How the HGV driver shortage is affecting our food – and why you should care

Missing your favourite brand of pasta? Noticed milk bottles missing from the shelves? If you've been out to the shops recently you might have seen certain foods are in short supply. There’s a reason for that – an underlying issue is causing delays to food products reaching customers in the UK. 

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WHAT IS THE HGV DRIVER SHORTAGE? 

A nationwide deficit of lorry drivers has affected how easily and quickly the everyday things we buy can be moved around the country. Estimates vary, but some sources claim the UK is missing around 60,000 heavy goods vehicle (HGV) drivers we need to bring products to our warehouses. 

Larger haulage companies, especially, are doing well at lobbying the government to urgently address this. But until now there has been no concrete political action. This means the next few months are looking more difficult for anyone who wants to move things around the UK. And that has a knock-on effect on food deliveries as a whole, so you might see your favourite foods missing in shops for a while yet.

WHY IS IT HAPPENING? 

A perfect storm of factors, all occurring at roughly the same time, have contributed to the HGV driver shortage. 

First, closures during the pandemic have stopped any HGV license tests from happening for over 12 months. For context, 20,000 tests would’ve usually taken place during this time. 

New Brexit immigration rules don’t class HGV drivers as Skilled Workers. This means EU nationals who returned home during COVID lockdowns are now being stopped from coming back to the UK. 

Lastly, self-employment tax changes introduced last April have made agency drivers much more expensive. They’ve also affected take-home pay, so working as an HGV driver here looks less appealing. 

HOW IS THIS AFFECTING OUR FOOD? 

This shortage of HGV drivers has caused knock-on effects for the UK food industry – and it’s beginning to bite. Produce is still growing, being packed and ready to go – but there simply aren't enough drivers to deliver it. 

Lockdown also caused an online shopping boom, so many drivers switched to driving for goods delivery companies instead of fresh fruit and veg.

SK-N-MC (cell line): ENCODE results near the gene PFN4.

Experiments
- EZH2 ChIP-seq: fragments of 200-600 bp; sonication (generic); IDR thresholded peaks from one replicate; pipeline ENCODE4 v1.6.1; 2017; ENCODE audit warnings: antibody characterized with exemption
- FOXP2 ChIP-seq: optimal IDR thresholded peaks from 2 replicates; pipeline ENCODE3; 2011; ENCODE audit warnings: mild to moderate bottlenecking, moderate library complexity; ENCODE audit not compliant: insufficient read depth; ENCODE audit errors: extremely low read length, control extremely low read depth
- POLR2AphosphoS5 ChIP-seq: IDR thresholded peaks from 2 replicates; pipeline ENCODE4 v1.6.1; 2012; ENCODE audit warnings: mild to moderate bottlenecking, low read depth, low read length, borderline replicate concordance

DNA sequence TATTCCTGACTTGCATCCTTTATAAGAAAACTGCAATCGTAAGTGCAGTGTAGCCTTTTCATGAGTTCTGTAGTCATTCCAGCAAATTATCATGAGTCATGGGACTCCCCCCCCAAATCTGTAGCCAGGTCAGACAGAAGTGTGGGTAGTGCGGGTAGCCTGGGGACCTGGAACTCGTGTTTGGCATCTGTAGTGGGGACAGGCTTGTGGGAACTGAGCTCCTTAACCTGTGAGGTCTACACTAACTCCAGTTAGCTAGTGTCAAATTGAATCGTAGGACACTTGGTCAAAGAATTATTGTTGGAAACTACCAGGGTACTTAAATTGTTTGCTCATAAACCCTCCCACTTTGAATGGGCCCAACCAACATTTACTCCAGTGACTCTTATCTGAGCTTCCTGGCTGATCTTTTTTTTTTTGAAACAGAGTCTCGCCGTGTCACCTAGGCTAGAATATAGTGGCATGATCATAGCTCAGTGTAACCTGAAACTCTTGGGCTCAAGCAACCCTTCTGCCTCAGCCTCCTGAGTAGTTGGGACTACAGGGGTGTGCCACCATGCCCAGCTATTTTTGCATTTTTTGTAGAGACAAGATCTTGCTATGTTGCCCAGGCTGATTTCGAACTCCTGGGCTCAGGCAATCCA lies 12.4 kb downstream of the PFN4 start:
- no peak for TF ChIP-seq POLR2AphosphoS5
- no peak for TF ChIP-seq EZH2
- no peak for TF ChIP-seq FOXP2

Food waste

Lots of produce is reaching its destination a day or more later than usual. This either shortens the shelf-life of veg or it’s spoiled by the time it reaches its destination. On the one hand, this delay explains the unexpected gaps on shelves. But on the other, it means more fresh food than normal is going to waste. The Grocer has reported that at least 50,000 kgs of fresh food went to waste in just one week due to lack of HGV drivers. Producing this food needs 8,526 million litres of water and creates around 85,500 tonnes of carbon emissions. To put that into perspective, it’s the same amount of water 144,199 people will drink in their whole lifetime, and the energy needed to power 19,547 homes every year. As this food goes to waste, so does that huge amount of precious energy and water.

Rising food prices

As the HGV driver shortage continues, many hauliers are issuing warnings of substantial, imminent price rises. Supermarkets will want to offset this cost, and also make up for their lost income from the food they bought but can’t sell. The price will likely be passed onto, well, those who buy the food.

WHAT DOES THIS MEAN FOR ODDBOX? 

The last two weeks have been increasingly tough. This situation has made it incredibly hard for us to get certain products into both of our Oddbox packing sites. And our logistics team is working around the clock, non-stop to find ways to rescue fruit and veg each week. Some of our logistics partners can’t provide the services they normally would for us, as they’re forced to prioritise their bigger customers like supermarkets. Even those services we’re able to keep relying on are seeing drivers burn out trying to keep up with extra work that’s suddenly coming in. 

As a result, you may see more substitutions than you’re used to over the next few weeks. We really hope you continue to enjoy your deliveries of fresh fruit and veg, even if they look a bit different to what you were expecting. And we want to extend a big thank you for bearing with us as we do our absolute best to navigate this tricky situation.